_Henry Rice the Prodigal Son?_
"That James Digweed has refused Dean Curacy I suppose he has told you himself-tho' probably the subject has never been mentioned between you.-Mrs. Milles flatters herself falsely; it has never been Mrs. Rice's wish to have her son settled near herself-& there is now a hope entertained of her relenting in favour of Deane.-Mrs. Lefroy & her son in law were here yesterday ; she tries not to be sanguine, but he was in excellent spirits.-I rather wish they may have the Curacy. It will be an amusement to Mary to superintend their Household management, & abuse them for expense, especially as Mrs. L. means to advise them to put their washing out."
At the end of Letter 31, we have JA, above, revisiting, exactly one week later, that same thorny question of who will accept the Dean Curacy (and why, by the way, is it that JA spells it "Dean" when it is an adjective describing the curacy, and "Deane" when it is the village name?--she did this in both Letter 30 and now in Letter 31 as well). Now that the heir apparent, Peter DeBary, has astonished various Austens by refusing the curacy, JA now turns her attention to several other candidates.
JA begins in characteristically fine absurdist form--first supposing that James Digweed has told CEA that he has refused it, even though.....he probably has never mentioned it to CEA! Again, shades of the mangled logic progressions of Lewis Carroll! I doubt that James Digweed ever was interested in the first place, this strikes me as raillery with no factual foundation.
I also have a question--what does Le Faye mean when she writes about James Digweed: "ordained 1797 and became curate of Steventon 1798 but never actually held a benefice"?
Then we move on to another mini-satire--Mrs. Milles of Kent, whom JA is mocking as a silly gossip and long distance match prognosticator, has apparently speculated that Mrs. Rice of Kent would want her son, Henry Rice-- one year younger than JA--to settle near herself in Kent. The point is that Henry Rice was a serious candidates for the Dean Curacy, and in fact Le Faye's Bio Index reveals that Henry Rice _did_ become the Dean Curate in 1801.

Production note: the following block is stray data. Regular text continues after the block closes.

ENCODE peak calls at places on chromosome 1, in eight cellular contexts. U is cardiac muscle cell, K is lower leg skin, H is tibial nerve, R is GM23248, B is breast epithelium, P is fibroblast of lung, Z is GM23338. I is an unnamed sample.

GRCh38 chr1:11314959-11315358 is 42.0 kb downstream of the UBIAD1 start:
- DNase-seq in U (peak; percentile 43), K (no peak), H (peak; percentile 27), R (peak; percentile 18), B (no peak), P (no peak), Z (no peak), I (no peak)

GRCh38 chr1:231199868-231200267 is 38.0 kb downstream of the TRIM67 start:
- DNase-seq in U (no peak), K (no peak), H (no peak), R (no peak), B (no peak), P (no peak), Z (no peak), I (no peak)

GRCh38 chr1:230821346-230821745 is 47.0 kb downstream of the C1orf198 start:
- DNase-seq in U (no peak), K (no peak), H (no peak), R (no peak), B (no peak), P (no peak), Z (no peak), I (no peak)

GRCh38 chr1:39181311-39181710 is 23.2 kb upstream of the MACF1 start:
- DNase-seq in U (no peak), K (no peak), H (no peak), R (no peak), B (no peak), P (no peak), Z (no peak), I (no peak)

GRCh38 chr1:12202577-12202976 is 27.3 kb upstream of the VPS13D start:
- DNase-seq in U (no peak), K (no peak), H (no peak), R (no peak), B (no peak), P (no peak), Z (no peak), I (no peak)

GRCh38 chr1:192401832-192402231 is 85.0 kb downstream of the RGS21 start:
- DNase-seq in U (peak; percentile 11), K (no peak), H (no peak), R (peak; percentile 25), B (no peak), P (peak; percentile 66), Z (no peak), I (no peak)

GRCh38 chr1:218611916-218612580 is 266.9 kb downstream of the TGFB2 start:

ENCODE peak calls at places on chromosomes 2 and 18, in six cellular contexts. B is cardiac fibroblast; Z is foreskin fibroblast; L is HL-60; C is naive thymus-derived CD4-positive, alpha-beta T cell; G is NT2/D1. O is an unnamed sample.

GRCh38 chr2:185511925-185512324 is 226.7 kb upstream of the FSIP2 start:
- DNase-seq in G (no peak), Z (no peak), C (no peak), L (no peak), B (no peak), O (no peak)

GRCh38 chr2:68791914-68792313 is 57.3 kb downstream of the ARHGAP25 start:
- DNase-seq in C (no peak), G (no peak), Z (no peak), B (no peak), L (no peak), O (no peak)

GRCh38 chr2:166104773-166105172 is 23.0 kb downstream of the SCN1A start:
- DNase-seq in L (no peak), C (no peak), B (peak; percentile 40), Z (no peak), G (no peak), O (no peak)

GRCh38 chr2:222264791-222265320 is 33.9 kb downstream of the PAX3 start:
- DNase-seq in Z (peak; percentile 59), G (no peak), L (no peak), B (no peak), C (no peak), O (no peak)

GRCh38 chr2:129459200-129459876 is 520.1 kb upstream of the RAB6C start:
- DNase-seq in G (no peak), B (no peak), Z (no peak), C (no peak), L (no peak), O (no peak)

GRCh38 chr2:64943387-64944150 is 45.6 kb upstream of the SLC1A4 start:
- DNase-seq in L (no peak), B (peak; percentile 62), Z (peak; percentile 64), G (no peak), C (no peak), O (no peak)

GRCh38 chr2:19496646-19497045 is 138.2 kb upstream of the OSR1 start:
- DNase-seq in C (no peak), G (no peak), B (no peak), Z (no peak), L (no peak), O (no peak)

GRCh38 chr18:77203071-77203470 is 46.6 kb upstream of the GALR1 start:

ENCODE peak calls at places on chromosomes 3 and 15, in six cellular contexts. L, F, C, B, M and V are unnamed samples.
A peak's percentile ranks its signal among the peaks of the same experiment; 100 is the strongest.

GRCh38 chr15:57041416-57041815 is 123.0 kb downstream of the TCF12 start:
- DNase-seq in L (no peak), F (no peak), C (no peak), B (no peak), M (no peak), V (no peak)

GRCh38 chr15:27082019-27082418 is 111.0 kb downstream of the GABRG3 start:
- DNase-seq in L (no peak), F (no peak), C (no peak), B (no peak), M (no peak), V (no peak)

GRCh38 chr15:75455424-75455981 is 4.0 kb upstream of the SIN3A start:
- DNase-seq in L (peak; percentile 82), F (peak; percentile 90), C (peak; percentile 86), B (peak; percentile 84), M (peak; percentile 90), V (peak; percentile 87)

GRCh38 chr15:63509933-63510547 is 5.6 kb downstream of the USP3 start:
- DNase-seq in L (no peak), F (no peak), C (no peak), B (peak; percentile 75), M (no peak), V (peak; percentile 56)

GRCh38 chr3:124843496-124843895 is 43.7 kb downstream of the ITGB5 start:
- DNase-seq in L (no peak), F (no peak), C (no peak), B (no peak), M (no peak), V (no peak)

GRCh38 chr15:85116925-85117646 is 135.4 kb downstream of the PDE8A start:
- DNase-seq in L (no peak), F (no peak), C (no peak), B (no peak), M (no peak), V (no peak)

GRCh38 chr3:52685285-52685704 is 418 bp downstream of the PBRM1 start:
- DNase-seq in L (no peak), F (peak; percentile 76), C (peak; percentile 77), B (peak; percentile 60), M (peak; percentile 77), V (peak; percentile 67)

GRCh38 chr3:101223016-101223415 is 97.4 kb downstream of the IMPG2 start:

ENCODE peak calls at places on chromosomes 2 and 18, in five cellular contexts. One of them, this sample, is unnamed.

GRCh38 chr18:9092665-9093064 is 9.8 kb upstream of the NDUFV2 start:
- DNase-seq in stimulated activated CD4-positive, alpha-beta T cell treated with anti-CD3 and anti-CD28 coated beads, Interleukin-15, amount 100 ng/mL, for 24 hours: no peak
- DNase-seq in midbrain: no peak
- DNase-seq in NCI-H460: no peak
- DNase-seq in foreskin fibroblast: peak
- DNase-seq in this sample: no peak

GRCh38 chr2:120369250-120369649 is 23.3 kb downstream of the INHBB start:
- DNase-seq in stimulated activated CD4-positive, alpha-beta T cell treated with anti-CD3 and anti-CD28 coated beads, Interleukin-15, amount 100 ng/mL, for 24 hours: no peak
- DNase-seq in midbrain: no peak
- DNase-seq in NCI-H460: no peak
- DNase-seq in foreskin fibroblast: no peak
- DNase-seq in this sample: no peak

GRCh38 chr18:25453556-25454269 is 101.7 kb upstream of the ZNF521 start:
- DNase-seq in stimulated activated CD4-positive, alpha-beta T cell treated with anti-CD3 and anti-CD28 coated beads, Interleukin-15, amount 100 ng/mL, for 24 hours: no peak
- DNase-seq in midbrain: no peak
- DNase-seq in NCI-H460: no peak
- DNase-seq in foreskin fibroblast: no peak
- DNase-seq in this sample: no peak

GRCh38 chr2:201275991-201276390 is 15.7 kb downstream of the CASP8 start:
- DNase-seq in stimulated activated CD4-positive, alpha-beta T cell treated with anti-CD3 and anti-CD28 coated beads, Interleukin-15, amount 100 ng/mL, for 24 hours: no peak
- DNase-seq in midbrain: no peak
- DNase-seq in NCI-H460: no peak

Le Faye also informs us that Henry Rice was an eldest son, and "cheerful and amusing but a hopeless spendthrift and gambler, forever expecting his widowed mother to pay the debts he constantly incurred." As we will read in Letter 33, I think JA did not agree with Le Faye's appraisal of the relationship between Henry Rice and his mother. Stay tuned a few weeks on that one....
So far, this is not particularly interesting, but now it gets very interesting:
_Mary Lloyd plays Mrs. Elton to Peter DeBary's Frank Churchill?_
In regard to Peter DeBary's refusal of the Dean Curacy described by JA so elaborately and allusively in Letter 30, I just noticed a subliminal detail in the following sentence in Letter 31, which has completely altered my interpretation of the Peter DeBary saga:
"I feel rather indignant that any possible objection should be raised against so valuable a peice of preferment, so _delightful a situation_!-that Deane should not be universally allowed to be as near the Metropolis as any other country villages."
I previously suggested that in this passage JA was engaged in a put-on, speaking in the voice of her _father_, Reverend George Austen, bewildered at how Peter DeBary could possibly refuse such generous terms (which really are not so generous) to serve as curate in so advantageously situated a village as Deane (which JA hints is somehow similar to Glencoe, site of the famous massacre).